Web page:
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Thursday, September 01, 2005

Cell CPU could take PS3 beyond gaming, into Linux

IBM lead architect: Cell CPU could take PS3 beyond gaming, into Linux

"In his first in-depth interview since releasing the version 1.0 specification for IBM's Cell microprocessor last week, the principal developer of the CPU's innovative new synergistic processor elements (SPE) tells Tom's Hardware Guide> he sees Sony's PlayStation 3 - the first major platform to utilize Cell - as the driver for a new general-purpose programming environment, using Linux but bypassing the PC.

Responding to our story last Thursday on the release by IBM that morning of the 1.0 specs, Cell's chief architect, Dr. H. Peter Hofstee, advised us not to characterize the SPEs as specialized co-processors, dedicated to occasional tasks such as graphics or arithmetic. In that story, we compared SPEs to the co-processors of old, and characterized them as subordinate to the principal processing element of the Cell system, the Power Processing Element (PPE), based on the existing PowerPC architecture. But in doing so, Dr. Hofstee warned, we tended toward a trap into which others have fallen, in which the role of the SPEs appears to be reduced in importance. More than just co-processors, Dr. Hofstee said, the SPEs are fully-capable processing units that are capable not only of running threads spawned off from a main program, but also running "single-core," scalar programs in their entirety - not only multithreading, but multitasking.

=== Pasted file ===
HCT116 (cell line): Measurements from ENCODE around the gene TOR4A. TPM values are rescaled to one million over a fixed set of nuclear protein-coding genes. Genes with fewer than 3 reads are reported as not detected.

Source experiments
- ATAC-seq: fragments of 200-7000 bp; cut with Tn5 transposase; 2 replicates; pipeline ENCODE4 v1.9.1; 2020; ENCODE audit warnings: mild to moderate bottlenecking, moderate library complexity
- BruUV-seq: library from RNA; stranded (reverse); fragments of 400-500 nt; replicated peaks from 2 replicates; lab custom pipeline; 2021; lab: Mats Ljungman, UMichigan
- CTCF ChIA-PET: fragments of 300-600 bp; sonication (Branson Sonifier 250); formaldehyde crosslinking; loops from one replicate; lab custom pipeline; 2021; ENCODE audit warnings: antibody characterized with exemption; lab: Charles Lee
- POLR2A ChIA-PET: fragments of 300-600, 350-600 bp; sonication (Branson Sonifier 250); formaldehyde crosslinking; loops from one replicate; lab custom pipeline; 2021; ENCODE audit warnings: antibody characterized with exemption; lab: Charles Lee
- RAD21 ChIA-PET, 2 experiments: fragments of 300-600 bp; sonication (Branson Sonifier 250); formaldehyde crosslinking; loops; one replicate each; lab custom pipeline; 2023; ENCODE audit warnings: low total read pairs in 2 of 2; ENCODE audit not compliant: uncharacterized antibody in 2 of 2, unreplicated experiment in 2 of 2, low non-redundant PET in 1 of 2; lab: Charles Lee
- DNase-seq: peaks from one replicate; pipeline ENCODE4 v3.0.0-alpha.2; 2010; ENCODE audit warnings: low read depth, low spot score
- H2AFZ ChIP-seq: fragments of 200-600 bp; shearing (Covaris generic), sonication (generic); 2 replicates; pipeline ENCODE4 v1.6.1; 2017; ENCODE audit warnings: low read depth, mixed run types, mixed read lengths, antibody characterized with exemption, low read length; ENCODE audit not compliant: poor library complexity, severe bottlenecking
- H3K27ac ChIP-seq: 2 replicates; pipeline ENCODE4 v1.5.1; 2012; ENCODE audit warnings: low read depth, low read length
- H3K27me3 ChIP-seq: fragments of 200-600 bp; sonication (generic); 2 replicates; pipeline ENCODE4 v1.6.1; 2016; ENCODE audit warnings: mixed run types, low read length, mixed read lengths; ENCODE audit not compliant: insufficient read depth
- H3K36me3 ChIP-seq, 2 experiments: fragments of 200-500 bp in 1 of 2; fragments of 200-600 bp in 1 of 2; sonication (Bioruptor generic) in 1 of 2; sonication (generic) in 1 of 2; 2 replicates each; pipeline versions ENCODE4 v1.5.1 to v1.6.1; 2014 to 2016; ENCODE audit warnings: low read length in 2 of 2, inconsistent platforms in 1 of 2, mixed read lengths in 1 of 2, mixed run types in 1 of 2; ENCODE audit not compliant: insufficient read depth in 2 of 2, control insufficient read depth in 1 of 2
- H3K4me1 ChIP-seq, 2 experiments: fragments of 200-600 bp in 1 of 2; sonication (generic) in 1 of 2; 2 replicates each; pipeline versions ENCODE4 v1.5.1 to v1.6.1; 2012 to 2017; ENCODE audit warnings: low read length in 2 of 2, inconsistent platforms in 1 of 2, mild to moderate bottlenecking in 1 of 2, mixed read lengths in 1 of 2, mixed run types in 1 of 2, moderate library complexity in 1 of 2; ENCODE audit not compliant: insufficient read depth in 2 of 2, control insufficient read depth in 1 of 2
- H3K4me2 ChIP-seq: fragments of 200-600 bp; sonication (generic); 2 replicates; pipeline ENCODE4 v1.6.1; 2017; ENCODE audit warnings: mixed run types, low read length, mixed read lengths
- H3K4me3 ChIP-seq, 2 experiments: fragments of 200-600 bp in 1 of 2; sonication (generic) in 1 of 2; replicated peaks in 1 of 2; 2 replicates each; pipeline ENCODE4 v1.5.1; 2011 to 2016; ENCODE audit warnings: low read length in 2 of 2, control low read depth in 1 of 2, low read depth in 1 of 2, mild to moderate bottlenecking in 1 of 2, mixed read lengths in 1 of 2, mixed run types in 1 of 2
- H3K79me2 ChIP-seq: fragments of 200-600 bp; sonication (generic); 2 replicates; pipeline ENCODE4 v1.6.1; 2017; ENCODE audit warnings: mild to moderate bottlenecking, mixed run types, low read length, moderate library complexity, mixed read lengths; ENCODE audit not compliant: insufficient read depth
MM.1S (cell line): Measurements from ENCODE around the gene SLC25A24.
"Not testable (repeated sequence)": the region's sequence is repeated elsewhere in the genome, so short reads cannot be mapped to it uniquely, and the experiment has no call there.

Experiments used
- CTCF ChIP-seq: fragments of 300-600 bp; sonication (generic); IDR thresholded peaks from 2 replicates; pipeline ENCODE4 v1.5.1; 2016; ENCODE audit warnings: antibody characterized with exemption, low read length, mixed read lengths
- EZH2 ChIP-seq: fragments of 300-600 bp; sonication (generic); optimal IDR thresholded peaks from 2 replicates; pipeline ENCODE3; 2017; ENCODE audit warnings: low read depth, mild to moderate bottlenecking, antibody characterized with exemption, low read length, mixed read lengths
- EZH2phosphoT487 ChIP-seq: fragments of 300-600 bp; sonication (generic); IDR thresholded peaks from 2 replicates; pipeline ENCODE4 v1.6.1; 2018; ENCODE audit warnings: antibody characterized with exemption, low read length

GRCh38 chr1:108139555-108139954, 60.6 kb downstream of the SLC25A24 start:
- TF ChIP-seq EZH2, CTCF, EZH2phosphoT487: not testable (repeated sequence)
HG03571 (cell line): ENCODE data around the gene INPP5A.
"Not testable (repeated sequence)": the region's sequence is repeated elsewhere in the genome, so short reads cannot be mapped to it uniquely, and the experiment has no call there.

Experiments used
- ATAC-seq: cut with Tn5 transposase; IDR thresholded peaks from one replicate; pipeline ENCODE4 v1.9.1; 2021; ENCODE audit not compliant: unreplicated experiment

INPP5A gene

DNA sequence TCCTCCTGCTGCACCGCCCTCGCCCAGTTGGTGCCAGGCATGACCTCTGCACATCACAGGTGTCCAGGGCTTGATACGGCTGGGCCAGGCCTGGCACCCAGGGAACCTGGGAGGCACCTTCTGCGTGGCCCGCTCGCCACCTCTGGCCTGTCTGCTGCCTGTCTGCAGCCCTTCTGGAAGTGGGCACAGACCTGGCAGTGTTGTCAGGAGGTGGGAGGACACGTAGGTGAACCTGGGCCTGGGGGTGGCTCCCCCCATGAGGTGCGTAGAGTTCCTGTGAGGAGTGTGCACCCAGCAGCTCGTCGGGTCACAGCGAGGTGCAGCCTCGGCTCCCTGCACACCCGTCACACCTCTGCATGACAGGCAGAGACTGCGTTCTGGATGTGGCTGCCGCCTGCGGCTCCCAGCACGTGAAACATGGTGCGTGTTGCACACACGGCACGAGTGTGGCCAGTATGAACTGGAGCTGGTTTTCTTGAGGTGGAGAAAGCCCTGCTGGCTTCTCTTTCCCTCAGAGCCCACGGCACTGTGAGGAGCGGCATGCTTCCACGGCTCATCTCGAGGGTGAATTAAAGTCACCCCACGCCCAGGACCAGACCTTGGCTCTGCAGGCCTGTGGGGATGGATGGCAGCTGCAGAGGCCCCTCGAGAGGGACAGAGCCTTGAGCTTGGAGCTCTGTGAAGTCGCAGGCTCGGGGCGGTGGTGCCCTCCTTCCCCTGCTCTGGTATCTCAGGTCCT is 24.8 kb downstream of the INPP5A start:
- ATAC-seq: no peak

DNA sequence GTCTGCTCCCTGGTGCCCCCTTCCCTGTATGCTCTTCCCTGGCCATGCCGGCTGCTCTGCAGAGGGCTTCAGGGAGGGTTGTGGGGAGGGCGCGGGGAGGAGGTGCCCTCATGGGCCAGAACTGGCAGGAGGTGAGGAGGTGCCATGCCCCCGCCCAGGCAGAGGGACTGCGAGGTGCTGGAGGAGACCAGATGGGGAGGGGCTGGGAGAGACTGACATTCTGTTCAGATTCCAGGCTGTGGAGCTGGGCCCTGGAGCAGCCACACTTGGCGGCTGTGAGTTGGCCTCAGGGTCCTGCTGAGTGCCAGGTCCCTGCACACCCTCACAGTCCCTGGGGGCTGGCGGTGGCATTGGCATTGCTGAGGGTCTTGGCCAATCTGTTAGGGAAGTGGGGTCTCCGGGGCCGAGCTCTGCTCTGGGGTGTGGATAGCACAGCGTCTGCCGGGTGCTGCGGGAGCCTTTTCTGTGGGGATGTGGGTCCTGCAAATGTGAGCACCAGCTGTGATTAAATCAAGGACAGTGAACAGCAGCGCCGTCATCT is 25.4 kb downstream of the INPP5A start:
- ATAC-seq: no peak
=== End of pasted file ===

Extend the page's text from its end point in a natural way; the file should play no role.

But also, in making that distinction, Dr. Hofstee wanted to make certain we recognized the Cell as a powerful general-purpose processor. "[Cell] is already fairly general-purpose, even today," he said, "but of course, over time, we expect it to go even further. Over time, [whether] it is going to become the new general-purpose standard, that is to be determined." In characterizing the general-purpose nature of Cell, he told us that development systems used by IBM today are running Linux, and that general-purpose applications are being developed using a suite of Linux-based tools." [more]

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